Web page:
Suns’ Robert Sarver didn’t think he deserved NBA punishment


Robert Sarver, the owner of the Phoenix Suns and the Phoenix Mercury, did not believe he deserved the punishment handed down by the NBA on Tuesday.

The 60-year-old received a one-year suspension and $10 million fine as a result of the league’s investigation into workplace culture within the Suns organization.

Although Sarver “cooperated fully with the investigative process,” according to ESPN, he was “difficult” during the process and unaccepting of the idea of punishment for his actions.

Sarver, on at least five occasions during his time with the Suns/Mercury organization, “repeated the N-word when recounting the statements of others,” New York-based law firm Wachtell Lipton found in it’s investigation. Sarver also “engaged in conduct that clearly violated common workplace standards, as reflected in team and league rules and policies.”

Sarver also allegedly engaged in inequitable conduct with female employees, including “sex-related comments” and inappropriate comments on employees’ appearances. The Suns owner also engaged in harsh and demeaning treatment of employees.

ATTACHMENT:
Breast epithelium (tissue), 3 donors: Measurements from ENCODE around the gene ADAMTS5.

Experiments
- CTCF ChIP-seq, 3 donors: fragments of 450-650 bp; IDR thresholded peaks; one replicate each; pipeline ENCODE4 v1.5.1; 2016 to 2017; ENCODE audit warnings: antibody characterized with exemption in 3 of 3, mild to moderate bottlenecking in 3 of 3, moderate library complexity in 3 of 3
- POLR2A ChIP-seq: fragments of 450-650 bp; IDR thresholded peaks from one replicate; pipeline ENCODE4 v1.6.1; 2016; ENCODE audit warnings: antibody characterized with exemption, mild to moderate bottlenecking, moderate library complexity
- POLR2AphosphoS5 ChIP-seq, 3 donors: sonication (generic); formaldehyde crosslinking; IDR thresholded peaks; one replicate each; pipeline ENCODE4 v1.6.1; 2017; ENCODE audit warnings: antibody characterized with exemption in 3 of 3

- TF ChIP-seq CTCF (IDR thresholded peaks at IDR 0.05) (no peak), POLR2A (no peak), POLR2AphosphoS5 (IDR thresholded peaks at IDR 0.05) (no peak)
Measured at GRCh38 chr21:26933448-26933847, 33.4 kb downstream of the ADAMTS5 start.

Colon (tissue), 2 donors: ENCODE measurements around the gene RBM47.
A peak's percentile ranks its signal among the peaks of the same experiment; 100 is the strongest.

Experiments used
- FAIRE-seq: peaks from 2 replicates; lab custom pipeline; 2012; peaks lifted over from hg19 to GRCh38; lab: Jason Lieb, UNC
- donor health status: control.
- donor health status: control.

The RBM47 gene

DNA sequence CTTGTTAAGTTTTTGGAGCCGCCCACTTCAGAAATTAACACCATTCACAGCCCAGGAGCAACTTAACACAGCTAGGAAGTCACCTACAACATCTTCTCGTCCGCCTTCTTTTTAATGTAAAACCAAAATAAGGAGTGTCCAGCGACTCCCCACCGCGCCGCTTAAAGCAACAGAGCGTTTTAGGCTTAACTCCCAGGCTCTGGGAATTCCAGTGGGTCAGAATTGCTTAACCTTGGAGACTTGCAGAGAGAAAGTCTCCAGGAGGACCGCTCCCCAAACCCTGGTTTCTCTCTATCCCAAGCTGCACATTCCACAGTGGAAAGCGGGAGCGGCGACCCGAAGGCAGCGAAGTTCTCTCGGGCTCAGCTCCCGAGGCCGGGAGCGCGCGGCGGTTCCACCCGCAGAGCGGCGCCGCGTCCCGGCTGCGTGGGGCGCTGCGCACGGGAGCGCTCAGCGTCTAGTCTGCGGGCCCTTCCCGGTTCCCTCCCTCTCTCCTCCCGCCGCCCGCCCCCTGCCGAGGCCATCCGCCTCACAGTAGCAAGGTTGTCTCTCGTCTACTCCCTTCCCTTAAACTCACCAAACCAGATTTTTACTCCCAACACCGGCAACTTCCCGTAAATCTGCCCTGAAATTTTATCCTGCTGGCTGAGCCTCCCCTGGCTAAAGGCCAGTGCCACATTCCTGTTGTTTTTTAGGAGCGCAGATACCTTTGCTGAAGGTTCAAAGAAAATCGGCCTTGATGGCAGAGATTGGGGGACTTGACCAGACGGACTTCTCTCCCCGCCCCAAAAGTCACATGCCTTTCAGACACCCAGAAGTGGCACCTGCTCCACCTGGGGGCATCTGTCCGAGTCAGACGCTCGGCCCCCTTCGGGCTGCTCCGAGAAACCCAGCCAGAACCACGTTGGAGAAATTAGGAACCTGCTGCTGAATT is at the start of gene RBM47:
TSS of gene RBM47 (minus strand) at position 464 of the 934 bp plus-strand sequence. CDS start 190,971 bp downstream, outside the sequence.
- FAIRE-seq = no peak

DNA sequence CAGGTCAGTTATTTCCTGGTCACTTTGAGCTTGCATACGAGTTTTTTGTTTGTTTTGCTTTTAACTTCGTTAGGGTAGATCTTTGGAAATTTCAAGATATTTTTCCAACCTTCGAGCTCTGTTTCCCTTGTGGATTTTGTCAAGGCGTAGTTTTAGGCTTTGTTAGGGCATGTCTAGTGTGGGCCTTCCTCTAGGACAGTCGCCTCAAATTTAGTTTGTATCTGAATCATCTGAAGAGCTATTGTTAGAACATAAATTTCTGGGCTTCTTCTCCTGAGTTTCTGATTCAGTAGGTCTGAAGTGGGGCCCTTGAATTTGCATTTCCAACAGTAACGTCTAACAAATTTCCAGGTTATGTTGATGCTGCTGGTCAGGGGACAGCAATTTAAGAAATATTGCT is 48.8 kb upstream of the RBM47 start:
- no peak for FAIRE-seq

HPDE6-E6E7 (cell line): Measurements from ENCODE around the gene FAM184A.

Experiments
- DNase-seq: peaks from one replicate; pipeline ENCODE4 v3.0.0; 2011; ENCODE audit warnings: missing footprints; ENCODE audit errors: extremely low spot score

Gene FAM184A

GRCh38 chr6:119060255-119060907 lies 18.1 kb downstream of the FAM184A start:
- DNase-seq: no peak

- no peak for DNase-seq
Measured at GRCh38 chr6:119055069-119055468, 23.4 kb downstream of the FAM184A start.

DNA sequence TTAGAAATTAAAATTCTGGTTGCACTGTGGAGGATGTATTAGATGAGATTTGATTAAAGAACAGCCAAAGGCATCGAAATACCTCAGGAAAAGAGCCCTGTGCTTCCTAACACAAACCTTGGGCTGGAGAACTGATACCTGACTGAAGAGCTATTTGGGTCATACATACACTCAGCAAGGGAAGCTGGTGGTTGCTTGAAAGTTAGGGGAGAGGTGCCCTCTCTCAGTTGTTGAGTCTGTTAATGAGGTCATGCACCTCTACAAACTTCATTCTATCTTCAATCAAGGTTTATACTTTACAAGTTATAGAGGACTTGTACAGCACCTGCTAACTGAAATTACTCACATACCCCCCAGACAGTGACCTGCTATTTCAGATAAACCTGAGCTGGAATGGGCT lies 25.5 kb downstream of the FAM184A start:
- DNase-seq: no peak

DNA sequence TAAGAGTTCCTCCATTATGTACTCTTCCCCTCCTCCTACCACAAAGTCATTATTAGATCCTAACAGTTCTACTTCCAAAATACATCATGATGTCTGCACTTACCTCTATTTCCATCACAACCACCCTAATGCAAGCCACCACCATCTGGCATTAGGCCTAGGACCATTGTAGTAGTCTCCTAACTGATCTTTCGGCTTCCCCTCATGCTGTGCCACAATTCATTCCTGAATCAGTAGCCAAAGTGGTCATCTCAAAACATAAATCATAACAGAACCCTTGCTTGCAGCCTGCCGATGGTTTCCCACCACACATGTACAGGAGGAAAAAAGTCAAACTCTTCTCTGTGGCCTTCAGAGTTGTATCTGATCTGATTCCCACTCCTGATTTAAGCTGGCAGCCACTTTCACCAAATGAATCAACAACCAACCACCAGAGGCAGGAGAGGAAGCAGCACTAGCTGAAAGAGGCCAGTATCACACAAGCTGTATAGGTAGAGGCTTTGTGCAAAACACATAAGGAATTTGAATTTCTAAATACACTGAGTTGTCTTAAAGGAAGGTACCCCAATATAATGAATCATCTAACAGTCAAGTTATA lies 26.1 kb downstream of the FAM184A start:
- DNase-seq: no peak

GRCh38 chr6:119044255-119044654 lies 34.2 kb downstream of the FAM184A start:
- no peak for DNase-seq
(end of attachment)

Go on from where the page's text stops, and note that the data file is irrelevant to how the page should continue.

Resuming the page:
Robert Sarver, owner of the Phoenix Suns, looks on
Suns owner Robert Sarver was reportedly difficult when it came to the NBA’s punitive measures.
Getty Images

Sarver said he “disagree[s] with some of the particulars” in the NBA’s report.

“I would like to apologize for my words and actions that offended our employees,” Sarver said in a statement released through the Suns. “I take full responsibility for what I have done. I am sorry for causing this pain, and these errors in judgment are not consistent with my personal philosophy or my values.

“I accept the consequences of the NBA’s decision. This moment is an opportunity for me to demonstrate a capacity to learn and grow as we continue to build a working culture where every employee feels comfortable and valued.”

The Suns said in a statement that they are “committed to creating a safe, respectful, and inclusive work environment that is free of discrimination and harassment.”

The investigation into the Suns organization included interviews with more than 320 current and former employees as well as Sarver — and it examined more than 80,000 documents and other materials, including emails, text messages and videos. 

The report also found that the team’s human resources department was “historically ineffective and not a trusted resource for employees who were subjected to acts of improper workplace conduct.”